Author : Monalisha Singh
As per the definition of Black’s dictionary, if any person enters on the property which belongs to the other person without any lawful authority, entitlement or right (either express or implied) then the person doing so is liable for the offense of Criminal Trespass. In simple sense, criminal trespass is any act whereby a person illegally enters in the premise which belongs to some other person. In many countries, trespass has been recognised as a civil offense but in India the case is quite different. In ordinary case, trespass in India is also treated as civil wrong but any trespass done with the criminal intention is called criminal trespass. The act of criminal trespass is a punishable offense under the Indian Penal Code, 1860.
DIFFERENCE BETWEEN CRIMINAL AND CIVIL TRESPASS
There is a big difference between these two. In the case of civil trespass there is no requirement of intent but in the case of criminal trespass, the intention is very much required to commit the criminal trespass. The offense which annoys or insults any person who is in possession of property is said to have committed the offense of criminal trespass.
INGREDIENTS OF CRIMINAL TRESPASS
- There must be an entry into the property which is in possession of other person.
- Even when the entry is legal, then to remain upon such property unlawfully.
- That unlawful entry must be done with the intention to: –
- Annoy, insult or intimidate the person who is in the possession of the property.
- And with purpose to commit the offense
The Section 441 of the Indian Penal Code, 1860 interprets the term criminal trespass and Section 447 delineates the punishment for it.
Section 441 of the IPC states that when any person enters into the premise which is in the possession of any other person with the intention to annoy, insult or intimidate that person or who legally enters the premise but unlawfully remains there with the intention to commit an offense has committed the offense of crim. trespass .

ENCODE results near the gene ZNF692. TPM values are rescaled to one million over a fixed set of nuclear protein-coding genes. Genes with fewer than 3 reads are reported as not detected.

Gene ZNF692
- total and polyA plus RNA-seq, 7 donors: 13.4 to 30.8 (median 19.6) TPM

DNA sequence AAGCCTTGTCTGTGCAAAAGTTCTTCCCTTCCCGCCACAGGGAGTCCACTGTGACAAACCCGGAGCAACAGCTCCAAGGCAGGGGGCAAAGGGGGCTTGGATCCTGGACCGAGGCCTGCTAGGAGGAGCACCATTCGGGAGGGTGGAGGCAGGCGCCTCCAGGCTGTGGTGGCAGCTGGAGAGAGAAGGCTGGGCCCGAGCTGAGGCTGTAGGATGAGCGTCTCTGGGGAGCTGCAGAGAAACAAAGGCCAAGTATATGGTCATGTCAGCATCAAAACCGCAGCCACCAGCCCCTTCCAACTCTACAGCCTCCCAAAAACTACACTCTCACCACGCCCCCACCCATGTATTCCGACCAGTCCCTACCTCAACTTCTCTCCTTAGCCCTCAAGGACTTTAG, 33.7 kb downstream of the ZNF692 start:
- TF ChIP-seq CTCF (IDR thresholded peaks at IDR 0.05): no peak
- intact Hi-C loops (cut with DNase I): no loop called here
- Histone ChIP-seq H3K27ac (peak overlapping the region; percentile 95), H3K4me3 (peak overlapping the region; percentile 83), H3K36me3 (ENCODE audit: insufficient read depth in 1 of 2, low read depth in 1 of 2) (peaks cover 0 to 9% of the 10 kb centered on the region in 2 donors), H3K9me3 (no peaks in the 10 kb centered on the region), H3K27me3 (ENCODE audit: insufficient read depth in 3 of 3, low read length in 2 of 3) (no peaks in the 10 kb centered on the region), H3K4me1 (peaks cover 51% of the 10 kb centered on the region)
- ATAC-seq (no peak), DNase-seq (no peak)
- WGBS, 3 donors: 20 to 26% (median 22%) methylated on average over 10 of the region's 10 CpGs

Section 447 of IPC states that when any person commits this offense then that person shall be punished with the imprisonment for a term may extend to three month with fine or which may extend to Rs. 500 or with both.
In the case of Mathuri and ors. v. State of Punjab, the Supreme Court held that for establishing that the entry into the premise was with the intent to commit an offense, it is important on the part of the court to be contended that the aim with which entry was done was to annoy, intimidate or insult. Merely entry into the premise for some other reason can never constitute the offense of crim. trespass.
In the case of Issac Isanga and ors. v. State of Maharashtra and ors. , the main complainant stated that the petitioner unlawfully entered into their head office (of company) in order to demand 20 million dollars for the purpose that the petitioner has an international arrest warrant against the complainants and the non compliance of the same could result into complainant facing dire ramification. In this case it was held by the court that as there was a business transaction so the act was justified and it cannot be levelled as it.
If the offense of trespassing of house will further aggravated by the forcible nature of entry, by passages which in normal conditions never intended for human entrance, then the offense becomes house trespass.